Team CallRail just got back from Inbound 2017 in Boston, MA, and we’re still reeling from all the excellent panels, speakers, and events. There were so many excellent talks to attend, with industry leaders speaking on hot new trends, the latest and greatest marketing technology, advice for aspiring creatives, and even hosting Q&As on how to make it as a celebrity chef. (Thanks, Mario Batali!)

If you couldn’t make it this year, Team CallRail has assembled a list of highlights with some of the best panels and speaker sessions we saw at Inbound this year.

The Psychology of Video, by Tyler Lessard

Marketers have been bullish on video content, and for good reason — audiences are engaging far more with video than with text, and ads in video are proving to be more effective at generating ROI than regular web ads.

For his Inbound 2017 panel, Vidyard VP of Marketing Tyler Lessard set about explaining the psychology behind why video is so effective at capturing our attention, and how marketers can best capitalize on this emerging trend. “You can create a much bigger and more impactful story with 60 seconds of video than you can with 6,000 words of text,” Lessard said, adding that our brains evolved to process visual stimulus much more effectively than text.

But that doesn’t mean it’s enough to simply turn on your webcam, record and publish a vlog, and call it a day. Lessard cited study after study showing how the most effective top-of-funnel video marketing is content that has a definitive story arc, the kind you’d see in a three-act play or major motion picture: Well-defined characters encounter a problem, overcome that problem, and arrive at an emotionally satisfying conclusion.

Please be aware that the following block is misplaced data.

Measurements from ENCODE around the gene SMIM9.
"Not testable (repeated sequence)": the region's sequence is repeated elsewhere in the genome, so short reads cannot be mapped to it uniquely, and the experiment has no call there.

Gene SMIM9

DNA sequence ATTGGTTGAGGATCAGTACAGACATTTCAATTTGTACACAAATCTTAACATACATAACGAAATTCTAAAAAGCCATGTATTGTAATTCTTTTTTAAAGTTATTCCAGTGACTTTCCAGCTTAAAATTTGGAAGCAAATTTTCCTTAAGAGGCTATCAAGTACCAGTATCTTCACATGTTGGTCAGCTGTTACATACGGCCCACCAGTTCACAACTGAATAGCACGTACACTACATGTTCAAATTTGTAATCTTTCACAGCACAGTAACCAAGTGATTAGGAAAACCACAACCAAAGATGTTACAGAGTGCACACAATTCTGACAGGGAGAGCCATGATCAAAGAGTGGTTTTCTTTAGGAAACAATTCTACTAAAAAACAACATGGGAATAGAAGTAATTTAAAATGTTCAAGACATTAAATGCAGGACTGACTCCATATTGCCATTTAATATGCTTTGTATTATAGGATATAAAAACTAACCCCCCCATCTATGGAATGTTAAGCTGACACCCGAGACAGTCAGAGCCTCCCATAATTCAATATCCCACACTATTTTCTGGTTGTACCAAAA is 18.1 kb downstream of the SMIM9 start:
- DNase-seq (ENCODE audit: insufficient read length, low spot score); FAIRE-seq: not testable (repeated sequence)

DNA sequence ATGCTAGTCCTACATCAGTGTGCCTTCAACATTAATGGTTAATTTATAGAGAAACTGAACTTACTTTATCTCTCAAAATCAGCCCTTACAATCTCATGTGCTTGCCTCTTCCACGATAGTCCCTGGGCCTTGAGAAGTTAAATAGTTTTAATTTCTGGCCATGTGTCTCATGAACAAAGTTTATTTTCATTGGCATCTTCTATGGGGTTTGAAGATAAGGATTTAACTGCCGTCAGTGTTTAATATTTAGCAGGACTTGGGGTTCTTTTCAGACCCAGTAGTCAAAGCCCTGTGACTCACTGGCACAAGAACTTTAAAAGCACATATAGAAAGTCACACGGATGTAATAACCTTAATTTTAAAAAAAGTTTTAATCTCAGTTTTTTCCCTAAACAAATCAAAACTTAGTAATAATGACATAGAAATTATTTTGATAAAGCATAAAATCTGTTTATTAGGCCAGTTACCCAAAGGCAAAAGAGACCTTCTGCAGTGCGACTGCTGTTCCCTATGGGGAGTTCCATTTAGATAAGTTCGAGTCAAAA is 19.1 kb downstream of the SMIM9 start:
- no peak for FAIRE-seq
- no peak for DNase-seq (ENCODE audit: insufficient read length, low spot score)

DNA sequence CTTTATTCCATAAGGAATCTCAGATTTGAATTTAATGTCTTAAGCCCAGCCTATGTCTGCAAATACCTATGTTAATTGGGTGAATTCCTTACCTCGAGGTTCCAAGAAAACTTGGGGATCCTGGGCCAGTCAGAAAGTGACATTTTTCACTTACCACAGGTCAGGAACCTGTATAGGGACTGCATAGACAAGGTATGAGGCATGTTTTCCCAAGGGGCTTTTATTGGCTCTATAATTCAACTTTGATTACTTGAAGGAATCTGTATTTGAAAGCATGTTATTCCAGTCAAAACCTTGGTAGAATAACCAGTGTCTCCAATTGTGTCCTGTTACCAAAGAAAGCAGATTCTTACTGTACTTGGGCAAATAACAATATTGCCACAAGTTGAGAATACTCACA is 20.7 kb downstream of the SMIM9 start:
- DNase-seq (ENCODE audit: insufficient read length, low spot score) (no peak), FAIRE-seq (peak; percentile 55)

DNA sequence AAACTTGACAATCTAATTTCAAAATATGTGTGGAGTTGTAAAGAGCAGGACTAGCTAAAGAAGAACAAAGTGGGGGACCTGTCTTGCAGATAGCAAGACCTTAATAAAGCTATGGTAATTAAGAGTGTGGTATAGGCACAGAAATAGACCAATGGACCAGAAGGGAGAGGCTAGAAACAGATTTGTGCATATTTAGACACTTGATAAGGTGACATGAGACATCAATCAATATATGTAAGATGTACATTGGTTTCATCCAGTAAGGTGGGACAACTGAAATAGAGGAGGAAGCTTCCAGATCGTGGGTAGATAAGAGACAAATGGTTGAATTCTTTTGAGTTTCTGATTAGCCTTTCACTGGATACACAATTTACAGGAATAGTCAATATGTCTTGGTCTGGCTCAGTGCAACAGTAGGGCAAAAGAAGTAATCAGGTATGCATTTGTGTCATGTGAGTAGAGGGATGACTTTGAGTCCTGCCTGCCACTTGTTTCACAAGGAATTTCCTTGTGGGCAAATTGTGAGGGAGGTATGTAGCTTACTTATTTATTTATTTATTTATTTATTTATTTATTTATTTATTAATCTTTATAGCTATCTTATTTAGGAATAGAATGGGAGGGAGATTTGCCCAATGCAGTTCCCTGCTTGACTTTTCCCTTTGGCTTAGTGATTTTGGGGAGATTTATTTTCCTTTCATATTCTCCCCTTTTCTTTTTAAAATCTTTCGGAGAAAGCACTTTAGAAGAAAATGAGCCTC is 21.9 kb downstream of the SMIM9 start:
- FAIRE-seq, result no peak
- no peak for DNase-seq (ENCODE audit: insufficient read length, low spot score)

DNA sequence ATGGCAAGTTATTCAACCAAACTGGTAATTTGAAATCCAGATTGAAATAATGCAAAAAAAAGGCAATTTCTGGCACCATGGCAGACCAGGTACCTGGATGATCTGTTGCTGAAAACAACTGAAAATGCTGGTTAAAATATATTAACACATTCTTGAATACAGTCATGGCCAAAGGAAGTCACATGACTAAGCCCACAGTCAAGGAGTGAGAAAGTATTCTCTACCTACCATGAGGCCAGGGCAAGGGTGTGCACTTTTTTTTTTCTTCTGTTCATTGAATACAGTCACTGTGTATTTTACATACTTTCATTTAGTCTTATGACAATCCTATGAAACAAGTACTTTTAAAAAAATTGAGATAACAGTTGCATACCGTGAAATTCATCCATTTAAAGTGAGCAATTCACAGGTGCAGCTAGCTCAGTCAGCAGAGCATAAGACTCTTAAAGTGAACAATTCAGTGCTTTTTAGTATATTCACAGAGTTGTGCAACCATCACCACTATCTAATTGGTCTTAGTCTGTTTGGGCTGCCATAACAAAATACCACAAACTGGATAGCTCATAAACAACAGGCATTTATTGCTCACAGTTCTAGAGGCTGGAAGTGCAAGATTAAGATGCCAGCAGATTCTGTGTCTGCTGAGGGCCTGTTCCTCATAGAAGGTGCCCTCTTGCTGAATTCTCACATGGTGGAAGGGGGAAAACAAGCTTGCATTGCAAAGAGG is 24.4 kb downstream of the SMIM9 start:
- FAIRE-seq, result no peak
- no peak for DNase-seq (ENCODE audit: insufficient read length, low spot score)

“The human brain processes visuals 60,000 times faster than text, and this figure is direct from the latest neuroscience,” he said. Lessard continued, explaining how “Storytelling, or the conflict-to-resolution arc, is psychologically proven to develop empathy and neural coupling, which can help convince and convert customers.”

It sounds like a lot to take in, but the payoff for marketers is well worth the effort, Lessard argues: “Sales teams who use video to connect with prospects see a 300% increase in their response rate over email.”

The Personalization Creepy Scale, by Emma Knox

Personalization and targeted advertising can yield big dividends for data-savvy marketers — it’s one of the most effective tools in our arsenal, after all — but what happens when your targeting gets too specific and granular? It can actually turn your customers off and make them far less likely to convert, argued Emma Knox at her session.

Knox, the senior manager of demand generation at Hubspot, had plenty of hard data to back up her assertion: “74% of online consumers get frustrated when online content appears that has nothing to do with their interests, and 67% of consumers find it intrusive when third-party data is used to personalize marketing.”

The question, then, is how to give consumers a relevant and targeted experience without crossing the line and coming off as creepy. For Knox, the answer requires knowing how customers engage with your content — their “digital body language” — and understanding that over-personalization is just as off-putting to someone as invading their personal space in real life.

When someone is socializing in-person, they need to be able to understand nonverbal cues and body language in order to communicate effectively. Knox argues that the same principles apply to targeted marketing and that properly reading your audience’s digital body language will help increase the effectiveness of your advertising without turning them off.

“The best source of marketing is word-of-mouth, but the worst source of marketing is also word-of-mouth,” she explained. “So don’t bombard prospects, and don’t piss them off, because you’ll have to spend a lot of money to replace them.”

Brit Marling & Issa Rae Spotlight Interview

Issa Rae, the co-creator of the hit HBO show ‘Insecure,’ took the main stage at Inbound 2017 alongside ‘The OA’ creator Brit Marling for a freewheeling Q&A on fame, creativity, and the importance of authenticity in your work. Though the duo came from different backgrounds and created wildly different shows, they had the same message: Never give up on a good idea, no matter how many times you’re told it’s impossible.